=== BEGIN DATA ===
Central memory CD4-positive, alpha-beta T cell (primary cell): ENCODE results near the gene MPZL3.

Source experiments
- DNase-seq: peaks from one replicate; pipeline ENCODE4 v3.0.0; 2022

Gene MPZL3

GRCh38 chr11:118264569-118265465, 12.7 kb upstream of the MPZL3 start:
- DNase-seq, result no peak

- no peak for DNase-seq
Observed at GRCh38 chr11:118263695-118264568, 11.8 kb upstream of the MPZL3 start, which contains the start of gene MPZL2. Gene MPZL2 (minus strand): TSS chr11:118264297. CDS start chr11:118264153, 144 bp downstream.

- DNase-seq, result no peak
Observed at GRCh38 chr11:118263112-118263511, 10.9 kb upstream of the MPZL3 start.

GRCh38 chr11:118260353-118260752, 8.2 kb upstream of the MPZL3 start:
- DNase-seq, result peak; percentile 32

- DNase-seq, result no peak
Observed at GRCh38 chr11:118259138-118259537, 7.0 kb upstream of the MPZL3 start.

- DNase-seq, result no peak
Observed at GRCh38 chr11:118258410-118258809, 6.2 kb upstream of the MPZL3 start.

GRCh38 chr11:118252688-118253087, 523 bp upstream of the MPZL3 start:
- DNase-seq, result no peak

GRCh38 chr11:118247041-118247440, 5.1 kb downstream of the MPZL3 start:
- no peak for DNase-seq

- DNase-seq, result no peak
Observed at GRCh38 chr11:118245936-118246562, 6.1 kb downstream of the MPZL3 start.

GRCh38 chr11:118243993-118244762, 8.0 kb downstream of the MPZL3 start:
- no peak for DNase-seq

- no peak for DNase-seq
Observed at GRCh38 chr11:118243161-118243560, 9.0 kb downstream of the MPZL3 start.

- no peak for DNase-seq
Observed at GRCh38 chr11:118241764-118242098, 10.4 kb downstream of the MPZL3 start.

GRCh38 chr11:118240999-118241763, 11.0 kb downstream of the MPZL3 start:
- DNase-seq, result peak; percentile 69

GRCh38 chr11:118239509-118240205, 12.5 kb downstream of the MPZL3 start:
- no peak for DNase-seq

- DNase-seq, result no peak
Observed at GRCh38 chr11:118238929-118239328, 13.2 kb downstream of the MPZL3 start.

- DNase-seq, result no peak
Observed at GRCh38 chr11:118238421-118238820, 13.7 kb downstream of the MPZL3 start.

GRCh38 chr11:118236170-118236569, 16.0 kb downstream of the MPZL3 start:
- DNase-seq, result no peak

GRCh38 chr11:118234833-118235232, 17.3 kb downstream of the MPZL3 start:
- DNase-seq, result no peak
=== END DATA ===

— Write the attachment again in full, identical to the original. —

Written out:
Central memory CD4-positive, alpha-beta T cell (primary cell): ENCODE results near the gene MPZL3.

Source experiments
- DNase-seq: peaks from one replicate; pipeline ENCODE4 v3.0.0; 2022

Gene MPZL3

GRCh38 chr11:118264569-118265465, 12.7 kb upstream of the MPZL3 start:
- DNase-seq, result no peak

- no peak for DNase-seq
Observed at GRCh38 chr11:118263695-118264568, 11.8 kb upstream of the MPZL3 start, which contains the start of gene MPZL2. Gene MPZL2 (minus strand): TSS chr11:118264297. CDS start chr11:118264153, 144 bp downstream.

- DNase-seq, result no peak
Observed at GRCh38 chr11:118263112-118263511, 10.9 kb upstream of the MPZL3 start.

GRCh38 chr11:118260353-118260752, 8.2 kb upstream of the MPZL3 start:
- DNase-seq, result peak; percentile 32

- DNase-seq, result no peak
Observed at GRCh38 chr11:118259138-118259537, 7.0 kb upstream of the MPZL3 start.

- DNase-seq, result no peak
Observed at GRCh38 chr11:118258410-118258809, 6.2 kb upstream of the MPZL3 start.

GRCh38 chr11:118252688-118253087, 523 bp upstream of the MPZL3 start:
- DNase-seq, result no peak

GRCh38 chr11:118247041-118247440, 5.1 kb downstream of the MPZL3 start:
- no peak for DNase-seq

- DNase-seq, result no peak
Observed at GRCh38 chr11:118245936-118246562, 6.1 kb downstream of the MPZL3 start.

GRCh38 chr11:118243993-118244762, 8.0 kb downstream of the MPZL3 start:
- no peak for DNase-seq

- no peak for DNase-seq
Observed at GRCh38 chr11:118243161-118243560, 9.0 kb downstream of the MPZL3 start.

- no peak for DNase-seq
Observed at GRCh38 chr11:118241764-118242098, 10.4 kb downstream of the MPZL3 start.

GRCh38 chr11:118240999-118241763, 11.0 kb downstream of the MPZL3 start:
- DNase-seq, result peak; percentile 69

GRCh38 chr11:118239509-118240205, 12.5 kb downstream of the MPZL3 start:
- no peak for DNase-seq

- DNase-seq, result no peak
Observed at GRCh38 chr11:118238929-118239328, 13.2 kb downstream of the MPZL3 start.

- DNase-seq, result no peak
Observed at GRCh38 chr11:118238421-118238820, 13.7 kb downstream of the MPZL3 start.

GRCh38 chr11:118236170-118236569, 16.0 kb downstream of the MPZL3 start:
- DNase-seq, result no peak

GRCh38 chr11:118234833-118235232, 17.3 kb downstream of the MPZL3 start:
- DNase-seq, result no peak